Q: What happens if you find polyps during a colonoscopy?
A:There are different types of polyps. There are what are called hyperplastic polyps, which are not cancerous at all. All the other types of polyps are generally pre-cancerous. Those trigger an increased risk for colon cancer and an increased surveillance interval for less than 10 years depending on the size of the polyp, the histology of the polyp and how many polyps are detected during your screening.
Q: How long does the procedure take?
A:The patient needs to check in one hour prior to the examination. The procedure is scheduled for 30 minutes. Then, the patient is watched in recovery for 20 minutes for a brief monitoring period following anesthesia.
Q: What does the prep look like prior to a colonoscopy?
A:The good news is that we now have lower volume preps available. You just mix a packet with water into a small container we provide for you and drink two of those – one from about 6 – 8 p.m. the night before your procedure and the second one early in the morning. Some preps available even have flavors.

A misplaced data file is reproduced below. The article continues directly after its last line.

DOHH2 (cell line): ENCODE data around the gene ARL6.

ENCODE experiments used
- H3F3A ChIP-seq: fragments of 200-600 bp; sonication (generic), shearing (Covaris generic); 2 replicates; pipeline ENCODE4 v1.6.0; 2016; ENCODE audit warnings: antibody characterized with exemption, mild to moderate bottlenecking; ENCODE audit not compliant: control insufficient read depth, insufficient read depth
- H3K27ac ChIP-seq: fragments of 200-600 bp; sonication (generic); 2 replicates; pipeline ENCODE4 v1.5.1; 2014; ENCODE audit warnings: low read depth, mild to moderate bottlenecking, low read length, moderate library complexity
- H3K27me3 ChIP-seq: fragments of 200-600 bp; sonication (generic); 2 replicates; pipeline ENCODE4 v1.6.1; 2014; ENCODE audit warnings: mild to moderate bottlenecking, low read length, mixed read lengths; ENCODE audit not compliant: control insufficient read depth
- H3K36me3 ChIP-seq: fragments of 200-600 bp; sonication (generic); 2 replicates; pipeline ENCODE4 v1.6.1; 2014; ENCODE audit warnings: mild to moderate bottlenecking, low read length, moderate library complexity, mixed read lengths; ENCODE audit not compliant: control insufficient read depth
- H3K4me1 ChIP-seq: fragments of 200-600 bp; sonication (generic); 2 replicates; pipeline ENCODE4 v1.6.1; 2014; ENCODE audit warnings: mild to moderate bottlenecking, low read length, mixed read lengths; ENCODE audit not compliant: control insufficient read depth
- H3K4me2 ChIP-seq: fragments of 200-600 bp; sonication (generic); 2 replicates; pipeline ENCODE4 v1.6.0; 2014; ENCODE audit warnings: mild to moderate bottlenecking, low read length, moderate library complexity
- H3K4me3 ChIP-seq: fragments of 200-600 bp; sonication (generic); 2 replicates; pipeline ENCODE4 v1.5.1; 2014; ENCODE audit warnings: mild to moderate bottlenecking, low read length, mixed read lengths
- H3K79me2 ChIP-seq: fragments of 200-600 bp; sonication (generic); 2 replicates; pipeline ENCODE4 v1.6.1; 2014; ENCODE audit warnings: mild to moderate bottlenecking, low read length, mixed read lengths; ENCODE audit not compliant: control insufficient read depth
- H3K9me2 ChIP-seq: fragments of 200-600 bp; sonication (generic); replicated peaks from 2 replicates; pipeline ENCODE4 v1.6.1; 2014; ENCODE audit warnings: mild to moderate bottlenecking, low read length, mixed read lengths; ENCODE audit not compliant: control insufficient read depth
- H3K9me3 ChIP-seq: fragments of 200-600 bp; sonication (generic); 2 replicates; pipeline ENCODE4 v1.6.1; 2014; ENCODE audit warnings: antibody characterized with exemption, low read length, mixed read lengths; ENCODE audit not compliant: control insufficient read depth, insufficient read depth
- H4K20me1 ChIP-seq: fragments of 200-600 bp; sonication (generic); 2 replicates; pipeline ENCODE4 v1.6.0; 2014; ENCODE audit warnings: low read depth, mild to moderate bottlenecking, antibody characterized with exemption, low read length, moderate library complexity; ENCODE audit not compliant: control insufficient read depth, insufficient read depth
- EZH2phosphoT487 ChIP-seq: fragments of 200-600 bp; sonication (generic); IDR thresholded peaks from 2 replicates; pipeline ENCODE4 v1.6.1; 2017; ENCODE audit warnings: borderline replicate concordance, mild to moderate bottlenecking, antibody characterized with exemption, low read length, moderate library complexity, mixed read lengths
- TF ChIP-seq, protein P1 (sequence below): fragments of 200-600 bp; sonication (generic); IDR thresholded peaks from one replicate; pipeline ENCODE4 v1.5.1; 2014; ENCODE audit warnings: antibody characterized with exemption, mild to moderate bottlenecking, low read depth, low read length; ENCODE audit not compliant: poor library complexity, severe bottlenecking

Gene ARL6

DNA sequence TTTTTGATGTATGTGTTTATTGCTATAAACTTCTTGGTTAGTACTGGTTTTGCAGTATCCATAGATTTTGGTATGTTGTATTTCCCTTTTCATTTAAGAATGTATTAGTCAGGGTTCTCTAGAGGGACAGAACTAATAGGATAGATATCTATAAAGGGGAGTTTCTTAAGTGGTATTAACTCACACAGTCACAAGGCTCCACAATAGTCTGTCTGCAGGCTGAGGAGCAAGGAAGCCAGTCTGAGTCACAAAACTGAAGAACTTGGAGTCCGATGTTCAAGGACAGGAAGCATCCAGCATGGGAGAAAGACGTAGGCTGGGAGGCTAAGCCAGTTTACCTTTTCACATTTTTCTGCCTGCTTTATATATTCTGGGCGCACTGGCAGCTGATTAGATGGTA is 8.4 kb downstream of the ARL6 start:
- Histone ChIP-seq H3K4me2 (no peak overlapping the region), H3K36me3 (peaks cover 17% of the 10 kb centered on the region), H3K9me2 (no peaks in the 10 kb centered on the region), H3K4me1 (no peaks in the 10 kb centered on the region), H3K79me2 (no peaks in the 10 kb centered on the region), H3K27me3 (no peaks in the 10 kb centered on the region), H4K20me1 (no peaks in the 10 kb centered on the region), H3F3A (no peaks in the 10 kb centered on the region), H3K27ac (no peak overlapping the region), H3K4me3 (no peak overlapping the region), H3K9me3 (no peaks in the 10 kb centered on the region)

Q: When should people get a colonoscopy screening?
A:Screening colonoscopy is recommended in the U.S. for all adults ages 45-75 for both men and women. If there’s a strong family history of colon cancer, that should prompt someone to find a gastroenterologist sooner and have a colonoscopy done – because sometimes genetics are involved.
Q: With the ongoing COVID-19 pandemic, is it okay to postpone a colonoscopy?
A:It’s so important to go get screened. We have many safety measures in place to keep patients safe, including germ-zapping robots that use UV light to disinfect environments and destroy coronavirus and other germs, screening when you enter an HonorHealth facility and requiring masks inside our facilities. We also use personal protective equipment to protect ourselves and our patients from transmission.